Halibut are obsessed with large herring on circle hooks because, being dead, they don’t move fast and take much less effort to swallow. Presentations of slightly bland octopus and squid along with salmon heads will also work because halibut are gluttonous vacuums of the bottom of the sea and lack culinary panache.
With the bigger tides headed our way, try fishing around and during slack tide. It’s a good way to keep your bait the bottom without attaching a battleship anchor.
Trolling for kings has ranged from flat poor to a touch of decent in Kachemak Bay.
Chinooks were caught last week in areas off the tip of the Homer Spit, Bluff Point, and Point Pogibshi to Flat Island.
Fin hunters have been cracking coho and pink skulls in the saltwater from Point Pogibshi to Gore Point.
A bit of refresher training:
Downriggers are essential for trolling in deeper water. Experiment with various depths between 15-90 feet.
Small herring trolled behind a flasher or dodger will get them excited and bring them in for a looksee. Small thin blade spoons and large spoons have been working as well. If you are attempting to avoid insufferable humpies, fish in deeper waters over 50 feet for a clearer shot at kings or silvers.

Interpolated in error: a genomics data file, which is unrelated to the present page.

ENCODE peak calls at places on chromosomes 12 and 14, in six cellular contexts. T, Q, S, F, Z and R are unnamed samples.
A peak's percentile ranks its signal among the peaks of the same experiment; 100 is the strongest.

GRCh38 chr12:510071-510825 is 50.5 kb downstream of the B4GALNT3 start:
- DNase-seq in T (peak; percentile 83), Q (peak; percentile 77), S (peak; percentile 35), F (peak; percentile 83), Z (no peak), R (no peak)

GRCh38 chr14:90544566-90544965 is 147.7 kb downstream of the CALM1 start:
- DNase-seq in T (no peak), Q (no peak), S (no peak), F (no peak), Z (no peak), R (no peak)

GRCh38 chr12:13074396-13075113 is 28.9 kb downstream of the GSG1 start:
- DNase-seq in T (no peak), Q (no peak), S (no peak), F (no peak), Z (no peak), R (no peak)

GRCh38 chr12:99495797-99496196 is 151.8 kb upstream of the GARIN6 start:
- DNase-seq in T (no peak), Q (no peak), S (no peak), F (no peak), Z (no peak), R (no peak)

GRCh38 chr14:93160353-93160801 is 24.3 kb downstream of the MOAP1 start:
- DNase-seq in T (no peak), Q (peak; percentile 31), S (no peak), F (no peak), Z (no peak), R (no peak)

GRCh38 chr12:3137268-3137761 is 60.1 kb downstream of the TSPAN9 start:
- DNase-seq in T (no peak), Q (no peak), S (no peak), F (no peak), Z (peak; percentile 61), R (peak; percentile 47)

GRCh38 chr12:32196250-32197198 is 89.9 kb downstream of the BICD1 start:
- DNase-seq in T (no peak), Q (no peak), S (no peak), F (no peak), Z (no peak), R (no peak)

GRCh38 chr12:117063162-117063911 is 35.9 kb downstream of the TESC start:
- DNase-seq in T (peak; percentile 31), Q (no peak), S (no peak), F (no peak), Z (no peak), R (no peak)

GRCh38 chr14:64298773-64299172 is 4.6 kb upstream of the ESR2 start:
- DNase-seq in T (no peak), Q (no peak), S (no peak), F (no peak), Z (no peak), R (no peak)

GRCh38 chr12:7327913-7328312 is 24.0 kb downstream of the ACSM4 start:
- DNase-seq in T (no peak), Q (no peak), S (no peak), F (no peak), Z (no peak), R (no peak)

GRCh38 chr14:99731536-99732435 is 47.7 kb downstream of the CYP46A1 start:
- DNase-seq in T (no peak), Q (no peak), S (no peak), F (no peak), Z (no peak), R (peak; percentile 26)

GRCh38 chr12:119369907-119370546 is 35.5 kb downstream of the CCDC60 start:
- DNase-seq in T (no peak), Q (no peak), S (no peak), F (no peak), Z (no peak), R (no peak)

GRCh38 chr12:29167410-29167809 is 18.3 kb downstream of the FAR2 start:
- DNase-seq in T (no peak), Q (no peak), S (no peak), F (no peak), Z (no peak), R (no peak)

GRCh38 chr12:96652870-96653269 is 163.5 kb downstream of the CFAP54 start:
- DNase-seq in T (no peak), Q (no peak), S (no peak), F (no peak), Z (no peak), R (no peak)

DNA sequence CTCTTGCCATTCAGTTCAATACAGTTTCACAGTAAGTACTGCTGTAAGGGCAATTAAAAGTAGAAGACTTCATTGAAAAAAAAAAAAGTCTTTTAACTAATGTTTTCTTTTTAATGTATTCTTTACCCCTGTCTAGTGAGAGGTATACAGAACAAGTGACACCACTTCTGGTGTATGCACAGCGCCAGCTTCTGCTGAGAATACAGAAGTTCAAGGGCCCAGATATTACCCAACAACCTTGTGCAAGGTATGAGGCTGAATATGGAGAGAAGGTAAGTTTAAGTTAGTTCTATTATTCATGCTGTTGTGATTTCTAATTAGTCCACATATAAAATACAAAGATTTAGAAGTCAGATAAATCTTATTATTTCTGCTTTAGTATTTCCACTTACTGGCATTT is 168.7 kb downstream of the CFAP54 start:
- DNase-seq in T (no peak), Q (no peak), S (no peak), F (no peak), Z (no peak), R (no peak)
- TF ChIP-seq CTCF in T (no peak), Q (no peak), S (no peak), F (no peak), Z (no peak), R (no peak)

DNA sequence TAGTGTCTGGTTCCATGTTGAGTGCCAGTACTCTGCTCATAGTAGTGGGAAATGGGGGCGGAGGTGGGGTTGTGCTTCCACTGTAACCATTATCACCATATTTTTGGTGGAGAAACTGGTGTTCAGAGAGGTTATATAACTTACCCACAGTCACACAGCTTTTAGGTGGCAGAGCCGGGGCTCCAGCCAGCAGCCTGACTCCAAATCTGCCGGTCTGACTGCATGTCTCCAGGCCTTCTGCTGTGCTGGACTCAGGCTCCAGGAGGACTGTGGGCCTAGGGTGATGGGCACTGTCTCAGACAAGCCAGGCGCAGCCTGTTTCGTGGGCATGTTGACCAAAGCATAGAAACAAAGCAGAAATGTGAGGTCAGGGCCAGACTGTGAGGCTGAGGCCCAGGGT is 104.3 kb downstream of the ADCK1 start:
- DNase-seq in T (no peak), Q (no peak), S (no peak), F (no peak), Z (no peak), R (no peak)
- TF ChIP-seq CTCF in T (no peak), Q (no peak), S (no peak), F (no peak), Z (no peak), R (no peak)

A nice number of coho have surfed into the Nick Dudiak Fishing Lagoon and the fishing has been fair to rockin’ when the tides are rolling.
Salmon eggs or plug cut herring suspended a couple of feet under a bobber work fine. If you are fishing the moving tide exchange make sure to use some split shot to weigh down your bait whether you are using a float or just line.
#3 Vibrax spinners are taking their share, especially the blue and red bell styles.
If the tide is out, target just ahead of the roaming schools wake. This technique can be quite effective early in the morning.
The Nick Dudiak Fishing Lagoon area is closed to snagging from the Homer city dock near the entrance of the Homer boat harbor (and including the Homer boat harbor) to the ADF&G markers about 200 yards northwest of the lagoon entrance to a distance to 300 ft. from shore.
Pinks are still arriving in Tutka Bay Lagoon with very few sockeye mixed in.
These fish are mostly caught by anglers snagging with weighted treble hooks. Sounds unbelievably exciting.
Large numbers of humps have been observed in Tutka Bay outside of the lagoon. Try trolling small spoons and hootchies for another big whoop.
Other Saltwater Fishing
Fishing for lingcod has been in low gear since the season opened on July 1st. The best success for rumbling with these cuddly creatures has been near Chugach or Elizabeth Islands.
Fishing off the end of the Homer Spit can be a neat way to practice your casting ineptness while attempting to lure Walleye Pollock, Pacific cod, flatfish and an occasional salmon. Several coho and species-confused pinks were landed out there last week. Who would have thunk it?
Be certain to check regulations regarding bag and possession limits and know which species it is that you’re keeping before harvesting them.
The best locations for targeting black, dark and dusky rockfish in Kachemak Bay are along Bluff Point and near Point Pogibshi.